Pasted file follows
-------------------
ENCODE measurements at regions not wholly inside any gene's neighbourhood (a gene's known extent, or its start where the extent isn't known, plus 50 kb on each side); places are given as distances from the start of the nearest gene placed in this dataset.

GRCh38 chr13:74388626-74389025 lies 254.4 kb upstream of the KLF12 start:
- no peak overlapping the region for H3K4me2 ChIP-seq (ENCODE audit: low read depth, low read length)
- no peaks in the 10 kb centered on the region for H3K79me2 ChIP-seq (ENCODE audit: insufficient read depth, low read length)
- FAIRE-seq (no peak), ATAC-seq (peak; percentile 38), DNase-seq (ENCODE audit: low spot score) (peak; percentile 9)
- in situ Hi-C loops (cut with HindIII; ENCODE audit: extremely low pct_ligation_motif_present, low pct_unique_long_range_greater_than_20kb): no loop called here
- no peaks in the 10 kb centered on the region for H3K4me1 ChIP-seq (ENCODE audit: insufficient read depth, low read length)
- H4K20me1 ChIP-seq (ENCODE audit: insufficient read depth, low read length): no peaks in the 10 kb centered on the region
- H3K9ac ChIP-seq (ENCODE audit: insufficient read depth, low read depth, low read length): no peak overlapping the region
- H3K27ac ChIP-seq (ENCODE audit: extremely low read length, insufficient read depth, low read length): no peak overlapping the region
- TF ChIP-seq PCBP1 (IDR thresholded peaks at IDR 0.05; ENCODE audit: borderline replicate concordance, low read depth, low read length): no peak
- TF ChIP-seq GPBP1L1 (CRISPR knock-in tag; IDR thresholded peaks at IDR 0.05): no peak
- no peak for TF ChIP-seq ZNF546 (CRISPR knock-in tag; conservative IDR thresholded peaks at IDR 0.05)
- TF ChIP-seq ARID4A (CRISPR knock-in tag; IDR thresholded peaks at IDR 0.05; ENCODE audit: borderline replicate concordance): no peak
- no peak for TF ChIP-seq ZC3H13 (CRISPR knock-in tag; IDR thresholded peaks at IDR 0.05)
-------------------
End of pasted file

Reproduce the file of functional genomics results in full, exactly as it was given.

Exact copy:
ENCODE measurements at regions not wholly inside any gene's neighbourhood (a gene's known extent, or its start where the extent isn't known, plus 50 kb on each side); places are given as distances from the start of the nearest gene placed in this dataset.

GRCh38 chr13:74388626-74389025 lies 254.4 kb upstream of the KLF12 start:
- no peak overlapping the region for H3K4me2 ChIP-seq (ENCODE audit: low read depth, low read length)
- no peaks in the 10 kb centered on the region for H3K79me2 ChIP-seq (ENCODE audit: insufficient read depth, low read length)
- FAIRE-seq (no peak), ATAC-seq (peak; percentile 38), DNase-seq (ENCODE audit: low spot score) (peak; percentile 9)
- in situ Hi-C loops (cut with HindIII; ENCODE audit: extremely low pct_ligation_motif_present, low pct_unique_long_range_greater_than_20kb): no loop called here
- no peaks in the 10 kb centered on the region for H3K4me1 ChIP-seq (ENCODE audit: insufficient read depth, low read length)
- H4K20me1 ChIP-seq (ENCODE audit: insufficient read depth, low read length): no peaks in the 10 kb centered on the region
- H3K9ac ChIP-seq (ENCODE audit: insufficient read depth, low read depth, low read length): no peak overlapping the region
- H3K27ac ChIP-seq (ENCODE audit: extremely low read length, insufficient read depth, low read length): no peak overlapping the region
- TF ChIP-seq PCBP1 (IDR thresholded peaks at IDR 0.05; ENCODE audit: borderline replicate concordance, low read depth, low read length): no peak
- TF ChIP-seq GPBP1L1 (CRISPR knock-in tag; IDR thresholded peaks at IDR 0.05): no peak
- no peak for TF ChIP-seq ZNF546 (CRISPR knock-in tag; conservative IDR thresholded peaks at IDR 0.05)
- TF ChIP-seq ARID4A (CRISPR knock-in tag; IDR thresholded peaks at IDR 0.05; ENCODE audit: borderline replicate concordance): no peak
- no peak for TF ChIP-seq ZC3H13 (CRISPR knock-in tag; IDR thresholded peaks at IDR 0.05)